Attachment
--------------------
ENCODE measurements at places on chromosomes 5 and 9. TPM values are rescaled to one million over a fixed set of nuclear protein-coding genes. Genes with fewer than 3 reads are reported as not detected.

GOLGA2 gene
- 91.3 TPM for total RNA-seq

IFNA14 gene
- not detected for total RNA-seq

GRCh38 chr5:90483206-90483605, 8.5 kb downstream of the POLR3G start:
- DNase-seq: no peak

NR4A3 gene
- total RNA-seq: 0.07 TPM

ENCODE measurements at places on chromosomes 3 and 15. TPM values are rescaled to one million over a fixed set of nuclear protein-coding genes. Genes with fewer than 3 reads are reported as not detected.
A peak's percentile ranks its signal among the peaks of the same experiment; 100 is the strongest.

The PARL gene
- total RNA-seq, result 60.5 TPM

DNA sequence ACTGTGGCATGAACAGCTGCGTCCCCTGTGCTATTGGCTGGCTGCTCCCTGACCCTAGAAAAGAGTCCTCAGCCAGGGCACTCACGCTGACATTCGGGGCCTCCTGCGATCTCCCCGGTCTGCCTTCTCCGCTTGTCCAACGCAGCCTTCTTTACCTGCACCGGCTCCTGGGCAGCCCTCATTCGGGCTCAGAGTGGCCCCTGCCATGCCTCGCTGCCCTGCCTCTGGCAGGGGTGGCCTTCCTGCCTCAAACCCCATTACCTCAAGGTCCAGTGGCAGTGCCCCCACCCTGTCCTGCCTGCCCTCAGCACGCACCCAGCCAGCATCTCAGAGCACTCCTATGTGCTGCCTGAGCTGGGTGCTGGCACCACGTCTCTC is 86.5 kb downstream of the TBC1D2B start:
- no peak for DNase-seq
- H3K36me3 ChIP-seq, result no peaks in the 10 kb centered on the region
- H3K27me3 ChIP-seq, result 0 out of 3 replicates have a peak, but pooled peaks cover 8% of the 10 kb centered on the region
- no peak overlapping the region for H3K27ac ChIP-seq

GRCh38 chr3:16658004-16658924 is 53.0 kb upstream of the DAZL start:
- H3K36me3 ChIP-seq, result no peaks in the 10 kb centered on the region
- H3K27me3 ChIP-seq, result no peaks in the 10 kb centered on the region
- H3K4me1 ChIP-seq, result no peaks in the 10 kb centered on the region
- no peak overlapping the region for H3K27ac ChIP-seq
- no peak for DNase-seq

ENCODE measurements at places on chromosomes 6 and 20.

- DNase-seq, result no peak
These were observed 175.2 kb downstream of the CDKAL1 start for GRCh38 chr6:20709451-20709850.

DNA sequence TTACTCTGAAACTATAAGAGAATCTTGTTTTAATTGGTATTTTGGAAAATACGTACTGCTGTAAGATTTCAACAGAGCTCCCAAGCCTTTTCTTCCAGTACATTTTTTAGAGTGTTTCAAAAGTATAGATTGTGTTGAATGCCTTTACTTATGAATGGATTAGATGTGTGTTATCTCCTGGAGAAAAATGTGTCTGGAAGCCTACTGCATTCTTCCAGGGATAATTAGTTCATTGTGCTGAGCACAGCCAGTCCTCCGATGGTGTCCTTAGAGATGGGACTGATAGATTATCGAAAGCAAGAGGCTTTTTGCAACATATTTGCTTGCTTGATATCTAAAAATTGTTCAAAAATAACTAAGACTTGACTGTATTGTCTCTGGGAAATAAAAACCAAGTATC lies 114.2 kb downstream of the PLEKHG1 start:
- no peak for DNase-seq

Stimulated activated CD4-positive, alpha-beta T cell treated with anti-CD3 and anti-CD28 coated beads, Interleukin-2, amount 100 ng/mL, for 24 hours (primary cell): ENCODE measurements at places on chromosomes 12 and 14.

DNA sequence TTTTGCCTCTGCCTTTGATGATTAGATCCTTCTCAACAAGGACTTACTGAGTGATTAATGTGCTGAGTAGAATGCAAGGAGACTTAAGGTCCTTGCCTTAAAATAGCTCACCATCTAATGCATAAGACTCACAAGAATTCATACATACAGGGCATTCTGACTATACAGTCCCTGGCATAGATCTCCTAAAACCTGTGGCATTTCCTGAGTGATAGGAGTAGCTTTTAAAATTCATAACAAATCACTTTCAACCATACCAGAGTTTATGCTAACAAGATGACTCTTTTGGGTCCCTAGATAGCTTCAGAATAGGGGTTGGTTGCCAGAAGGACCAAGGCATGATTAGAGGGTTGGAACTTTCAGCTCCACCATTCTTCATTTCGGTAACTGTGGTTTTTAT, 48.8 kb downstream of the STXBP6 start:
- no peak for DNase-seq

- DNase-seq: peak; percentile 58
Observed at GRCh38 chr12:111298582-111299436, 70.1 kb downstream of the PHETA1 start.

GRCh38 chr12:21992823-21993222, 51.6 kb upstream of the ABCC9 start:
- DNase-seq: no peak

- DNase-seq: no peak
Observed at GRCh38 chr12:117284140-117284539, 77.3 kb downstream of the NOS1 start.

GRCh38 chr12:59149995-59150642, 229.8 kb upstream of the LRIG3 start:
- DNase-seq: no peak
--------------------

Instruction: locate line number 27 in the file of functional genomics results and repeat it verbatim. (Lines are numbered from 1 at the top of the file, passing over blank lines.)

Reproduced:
These were observed 175.2 kb downstream of the CDKAL1 start for GRCh38 chr6:20709451-20709850.